Bajiu and his team were selected for solving a hi-tech crime where six foreigners withdrew money using fake ATM cards from a Thiruvananthapuram bank.

Meet KE Baiju first Kerala cop to win best cybercrime investigator award
news Interview Thursday, December 21, 2017 - 16:27

Six foreigners, natives of Romania, pulled off a bank robbery by withdrawing money using fake ATM cards in August 2016. Modus operandi: they installed an electronic device inside an ATM kiosk at Althara Junction branch of a bank in Thiruvananthapuram and withdrew the money sitting at Colaba in Mumbai.

The method of operation of this hi-tech crime was unprecedented.

The four had come to Thiruvananthapuram and stayed there days ahead of the crime, and managed to withdraw Rs 10 lakh using the cards. The police zeroed in on the accused within days and sought Interpol’s help in arresting them.

KE Baiju, the officer who led the investigation, has now won the award for the best cybercrime investigator in the country. He received the award in New Delhi on Friday at a cyber-security summit organised by the Data Security Council of India and the National Association of Software and Services Companies (NASSCOM), who have instituted the award.

His team members Circle Inspector S Srikanth and Civil Police Officer Manikantan received the award along with him.

Bajiu, the first officer from Kerala state to receive the award, was Assistant Commissioner at the Cantonment police station in the city at the time the robbery was carried out. He is presently the SP of the Vigilance and Anti-Corruption Bureau. The method of investigation of the crime has even been mentioned during the training for officers at the CBI Academy.

The chargesheet in the case was submitted and the hearing will begin soon. The accused have been charged under section 66 C and D of the Information Technology Act, which stipulates three years’ imprisonment only. 

Speaking to TNM Baiju said, “If we could impose section 70, which refers to ‘access or attempt to access a protected system’, we can try for a maximum of 10 years’ imprisonment. A ‘protected system’ referred in the section is one which is so notified by the government. So far, no such notification has been made by the government; the state government may, by notification in the official gazette, make rules to carry out the provisions of this Act. The maximum punishment given in the history of cybercrimes is three years. The fact that no state has issued a notification regarding the section, which is the need of the hour, limits the quantum of punishment in this case as well which is highly disappointing.” 

Baiju attributed his team’s success in the case also to Interpol for issuing a timely red notice. Interpol circulates notices to member countries listing persons who are wanted for extradition.

He said, “Interpol swiftly circulated the red notice which made it possible to make the arrests soon. One of the accused was arrested from Manchester and another from Nicaragua, from an airport. We hadn’t seen such an immediate response before. There were cases in which it took three years to issue the red notice,” he said.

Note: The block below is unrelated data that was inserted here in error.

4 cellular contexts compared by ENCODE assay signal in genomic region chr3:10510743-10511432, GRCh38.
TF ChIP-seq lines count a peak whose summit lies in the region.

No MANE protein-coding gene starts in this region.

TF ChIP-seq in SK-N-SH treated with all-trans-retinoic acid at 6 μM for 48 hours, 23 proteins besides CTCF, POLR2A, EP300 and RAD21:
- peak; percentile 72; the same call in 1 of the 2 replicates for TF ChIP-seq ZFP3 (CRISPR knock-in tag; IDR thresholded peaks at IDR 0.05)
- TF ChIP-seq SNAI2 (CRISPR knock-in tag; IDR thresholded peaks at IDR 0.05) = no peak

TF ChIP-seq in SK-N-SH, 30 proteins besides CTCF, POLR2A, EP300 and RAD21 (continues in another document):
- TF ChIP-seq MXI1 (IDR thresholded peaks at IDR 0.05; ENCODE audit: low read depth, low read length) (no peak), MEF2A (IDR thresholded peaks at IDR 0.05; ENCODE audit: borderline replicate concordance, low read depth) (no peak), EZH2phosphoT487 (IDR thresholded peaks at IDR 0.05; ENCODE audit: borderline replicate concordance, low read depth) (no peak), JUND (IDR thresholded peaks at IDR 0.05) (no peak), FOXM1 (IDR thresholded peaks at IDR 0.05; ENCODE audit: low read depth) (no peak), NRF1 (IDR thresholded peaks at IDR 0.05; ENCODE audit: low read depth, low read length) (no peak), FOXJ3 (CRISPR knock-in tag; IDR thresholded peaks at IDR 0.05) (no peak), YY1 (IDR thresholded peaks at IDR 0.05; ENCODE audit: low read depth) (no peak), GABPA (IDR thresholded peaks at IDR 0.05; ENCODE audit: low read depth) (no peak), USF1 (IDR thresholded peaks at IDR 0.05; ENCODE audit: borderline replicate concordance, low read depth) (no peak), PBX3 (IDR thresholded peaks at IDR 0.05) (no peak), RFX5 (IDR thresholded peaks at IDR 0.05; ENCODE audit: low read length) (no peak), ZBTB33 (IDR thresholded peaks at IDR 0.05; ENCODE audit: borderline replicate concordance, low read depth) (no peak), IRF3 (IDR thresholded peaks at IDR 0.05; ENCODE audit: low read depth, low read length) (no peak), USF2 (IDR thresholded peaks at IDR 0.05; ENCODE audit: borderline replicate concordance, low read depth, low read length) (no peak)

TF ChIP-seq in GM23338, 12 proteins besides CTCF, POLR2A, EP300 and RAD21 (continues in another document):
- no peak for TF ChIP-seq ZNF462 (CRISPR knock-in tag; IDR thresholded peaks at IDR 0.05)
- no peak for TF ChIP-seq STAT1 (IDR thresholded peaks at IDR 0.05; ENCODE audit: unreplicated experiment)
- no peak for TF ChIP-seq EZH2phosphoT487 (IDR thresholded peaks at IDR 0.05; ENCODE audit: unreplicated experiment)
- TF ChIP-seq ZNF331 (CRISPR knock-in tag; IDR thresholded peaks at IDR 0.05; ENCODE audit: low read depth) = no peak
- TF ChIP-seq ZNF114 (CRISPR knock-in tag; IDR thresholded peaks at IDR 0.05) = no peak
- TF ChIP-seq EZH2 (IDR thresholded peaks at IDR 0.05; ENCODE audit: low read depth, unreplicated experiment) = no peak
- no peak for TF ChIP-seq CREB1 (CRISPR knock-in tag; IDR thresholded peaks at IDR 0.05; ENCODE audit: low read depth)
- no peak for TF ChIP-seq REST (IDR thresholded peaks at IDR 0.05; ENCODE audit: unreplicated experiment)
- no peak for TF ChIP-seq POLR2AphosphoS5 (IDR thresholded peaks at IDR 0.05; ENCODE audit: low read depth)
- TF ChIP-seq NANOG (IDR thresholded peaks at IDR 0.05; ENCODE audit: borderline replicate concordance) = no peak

Baiju also said that the swift action also reduced the volume of money stolen. “Here it was only Rs 10 lakh, but in a similar burglary in Thailand $70 million was stolen. The burglars had used a Wi-Fi router to get access to the ATM server.”

Talking about the investigation process, Baiju said, “The entire task was herculean. Prior to contacting Interpol to issue the red notice, we had to write to the Ministry of Home Affairs, the draft of which has to be approved by the district police chief,” he explained.

“I believe that the robbers carried out the crime due to addiction. They used to work in the UK and could easily move between countries. They could have done the crime in the UK or some other country if it was solely for money,” he said.

One disappointment for the investigating team was the lack of response from some of the banks, the ATM secret codes of which was accessed by the robbers.

“There are banks which haven’t responded so far to our letter to submit the e-journal, which captures the ATM activities, such as transactions and photos of those who performed transactions. E-journal is the digital record of the manipulations and would be of huge help for the prosecution. So it was a setback for the investigating team. This was something that affected the banking sector, not just a single bank. Being reluctant to cooperate with us is equal to supporting a crime,” he said.

The 50-year-old had entered service in 1990 as a civil police officer. Later he cleared the Sub Inspector exam. Other sensational cases led by Baiju include the hi-tech robbery by Delhi-based thief Bunty Chor in Thiruvananthapuram, the murder of gemstone dealer Hari Hari Varma, the murder of Varkala Salim who ran a money-lending business in Saudi Arabia and the Pangode bank robbery, to name a few.

Baiju was in the news in April this year when he was accused of using force while handling the DGP office march by family members of Jishnu Pranoy, an engineering student who was found hanging in his hostel room in January.

“That video is manipulated. I have the original videos and pictures shot by the police department photographer,” he said.

Hailing from Cherthala in Alappuzha, Baiju believes the way of approaching a crime has a bearing on the headway in any investigation.

“I have never abused or even used a bad word against the parents or relatives of any accused. That won’t help. Similarly, in each crime our approach matters,” he said.


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